WATCH: June 18 Midnight Live Feed from Dominican Republic

It’s Thursday morning. You are shaken from sleep by the frantic screams of your mother and siblings. The day you dreaded for so long has come. The day they come for you.

They have come to rip you from your safe-space and transfer you to that place. They tell you they are sending you home, when the only home you know is the four walls, floor, and ceiling that you stand on – screaming as your mother reassures you that everything will be all right. None of that matters now. The Government has issued a decree making you an illegal immigrant. How could you be illegal, or an immigrant, in your own country?

This might not be your reality, and it might not be mine. Heck, many of us would never dream to face this reality. Today, on June 18 2015, Haitians and Dominicans of Haitian descent – tens of thousands of men, women, and children – will be forced across the Massacre River, which separates Haiti from the Dominican Republic. By all accounts, the river is knee-deep and with a name like the Massacre River, it takes little cognitive effort to diffuse the dark tumultuous history that has plagued that area.

For the sake of context, let me paint the image. Imagine being forced to stand trial where your tongue is your conviction. In 1937, under the command of the Dominican Republic’s dictator Rafael Trujillo, there were more than 25,000 Haitians massacred, simply for being Haitian.

While the world battled anti-Semitism and ethnic cleansing of Nazi Germany, Rafael Trujillo slaughtered men, women, and children simply for being too black. The hypocrisy is that Trujillo did this while he himself was Dominican of Haitian ancestry.

To Trujillo, the blackness of your skin was a symbol of your Haitian-ness, and the contempt he felt for Haitians was unfettered. He gave the order to his troops: go out with a stick of parsley [perejil in Spanish, pronounced ‘peh-reh-hil’] and ask the citizen under arrest to sound the word “Perejil”. To this day, it evades me what phonics rule prevents French natives from pronouncing “perejil” correctly. In Trujillo’s Dominican Republic, an incorrect tone was your judgement of life or death.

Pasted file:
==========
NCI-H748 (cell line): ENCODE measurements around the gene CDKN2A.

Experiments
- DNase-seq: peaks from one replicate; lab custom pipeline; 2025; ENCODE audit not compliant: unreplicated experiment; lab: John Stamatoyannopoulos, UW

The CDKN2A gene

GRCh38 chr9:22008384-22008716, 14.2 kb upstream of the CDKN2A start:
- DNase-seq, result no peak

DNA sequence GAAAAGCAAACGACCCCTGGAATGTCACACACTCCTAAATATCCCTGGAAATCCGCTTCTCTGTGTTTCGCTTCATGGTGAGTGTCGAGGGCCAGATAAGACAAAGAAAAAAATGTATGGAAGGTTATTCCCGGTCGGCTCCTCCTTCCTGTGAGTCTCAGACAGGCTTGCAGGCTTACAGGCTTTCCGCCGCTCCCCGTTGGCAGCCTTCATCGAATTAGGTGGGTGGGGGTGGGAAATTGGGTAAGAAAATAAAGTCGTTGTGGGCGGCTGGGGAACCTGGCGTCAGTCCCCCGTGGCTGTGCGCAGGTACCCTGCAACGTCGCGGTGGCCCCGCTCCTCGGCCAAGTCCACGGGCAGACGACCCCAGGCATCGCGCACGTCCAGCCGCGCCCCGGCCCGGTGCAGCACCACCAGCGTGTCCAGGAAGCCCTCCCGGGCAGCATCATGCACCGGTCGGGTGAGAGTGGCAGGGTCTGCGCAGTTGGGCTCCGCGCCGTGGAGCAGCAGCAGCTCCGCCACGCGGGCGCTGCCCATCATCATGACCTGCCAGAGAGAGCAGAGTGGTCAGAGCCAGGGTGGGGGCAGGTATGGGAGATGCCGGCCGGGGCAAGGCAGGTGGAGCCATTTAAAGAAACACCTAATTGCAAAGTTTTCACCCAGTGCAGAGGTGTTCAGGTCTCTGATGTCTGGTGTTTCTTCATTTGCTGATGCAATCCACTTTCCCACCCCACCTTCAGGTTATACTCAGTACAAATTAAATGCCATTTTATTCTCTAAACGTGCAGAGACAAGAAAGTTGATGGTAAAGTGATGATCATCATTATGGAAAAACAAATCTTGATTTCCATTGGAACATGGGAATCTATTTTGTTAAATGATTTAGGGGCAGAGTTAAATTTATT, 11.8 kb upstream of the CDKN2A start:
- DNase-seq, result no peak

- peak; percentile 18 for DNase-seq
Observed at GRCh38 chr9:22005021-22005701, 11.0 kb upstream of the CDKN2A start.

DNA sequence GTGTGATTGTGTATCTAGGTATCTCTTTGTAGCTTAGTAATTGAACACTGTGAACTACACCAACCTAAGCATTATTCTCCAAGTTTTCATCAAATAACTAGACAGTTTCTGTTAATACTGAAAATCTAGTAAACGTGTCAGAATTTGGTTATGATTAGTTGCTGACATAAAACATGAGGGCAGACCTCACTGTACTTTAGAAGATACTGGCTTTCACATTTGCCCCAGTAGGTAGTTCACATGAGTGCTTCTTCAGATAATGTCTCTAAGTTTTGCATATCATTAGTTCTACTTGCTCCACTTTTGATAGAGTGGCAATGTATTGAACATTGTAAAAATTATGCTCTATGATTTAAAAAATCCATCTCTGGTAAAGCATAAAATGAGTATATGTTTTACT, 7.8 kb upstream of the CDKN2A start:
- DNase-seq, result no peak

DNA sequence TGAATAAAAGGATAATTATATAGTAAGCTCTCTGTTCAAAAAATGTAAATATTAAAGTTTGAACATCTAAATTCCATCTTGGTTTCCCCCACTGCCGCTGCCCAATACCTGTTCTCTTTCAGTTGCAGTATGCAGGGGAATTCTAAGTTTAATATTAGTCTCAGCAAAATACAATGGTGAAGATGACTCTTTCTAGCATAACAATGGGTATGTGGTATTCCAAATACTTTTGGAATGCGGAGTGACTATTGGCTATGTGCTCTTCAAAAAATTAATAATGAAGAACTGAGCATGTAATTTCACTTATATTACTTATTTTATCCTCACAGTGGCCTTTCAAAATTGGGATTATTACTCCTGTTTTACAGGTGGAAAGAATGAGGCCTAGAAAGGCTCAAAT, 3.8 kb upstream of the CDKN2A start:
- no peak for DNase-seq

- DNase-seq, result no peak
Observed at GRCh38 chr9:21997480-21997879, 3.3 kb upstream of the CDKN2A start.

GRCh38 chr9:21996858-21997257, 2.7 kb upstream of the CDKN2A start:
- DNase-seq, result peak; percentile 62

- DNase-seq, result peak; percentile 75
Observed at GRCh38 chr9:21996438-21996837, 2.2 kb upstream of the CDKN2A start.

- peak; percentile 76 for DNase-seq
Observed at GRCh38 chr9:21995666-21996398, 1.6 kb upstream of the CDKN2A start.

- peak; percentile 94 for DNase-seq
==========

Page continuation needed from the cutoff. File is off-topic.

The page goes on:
Today, institutional racism and class victimisation is unapologetically present in the DR. The country’s constitution blocks Dominicans with Haitian parents or Haitian sounding names from ever being able to access vital social services like education, health care, constitutional rights, and protections from the arbitrary will of the state. How? They deny them birth certificates, and identification cards.

To appease the international community, the DR has announced that they will allow a window period for registrations. They said they would open the registry to regularise those Dominicans of Haitian descent that were stripped of their Dominican citizenship because of the new laws.

This is not enough! The registry offices have been dangerously understaffed. The queues for regularisation are abnormally long. The situation has gotten so bad that authorities used tear gas against persons protesting the DR’s Interior Ministry. One allegation has come out that two children in the line-up have died because of tear-gas used by authorities. And an even greater allegation was made that this situation goes unreported by the media on the ground in the Dominican Republic.

Dominican authorities have misled the people about required documents and submission dates, not to mention that the registry sometimes complains of not having the correct forms to complete the regularisation process.

For all those families caught in the bureaucracy of Dominican authorities who control the system, today is judgement day. I have seen their faces. I know their stories. They are daughters, who are refused documentation and, therefore, cannot study and bring themselves out of poverty. They are mothers who want their children to attend school but are forced to take their children out of school because the teachers threaten to inform the authorities.

As I write these words, my heart is heavy. I feel helpless, and I feel angry. I am not sure how more to beg for assistance for Dominicans in this situation. I am not sure who to beg or how to get it out there, but I will do it how I know best. I will write.

There are more than 500,000 Haitians and Dominicans of Haitian-descent living in the DR. 200,000 of them are eligible for naturalisation. So far, the Dominican authorities have approved 300 applications for naturalisation of Dominicans of Haitian-descent. On June 19, 2015, more than 200,000 Dominicans will be stateless and unjustly moved to Haiti or held in detention camps. Save our children!

This post was written by Derwayne Wills. It was first published on UNICEF’s Voices of Youth on June 18, 2015. Some changes have been made to the original post. 

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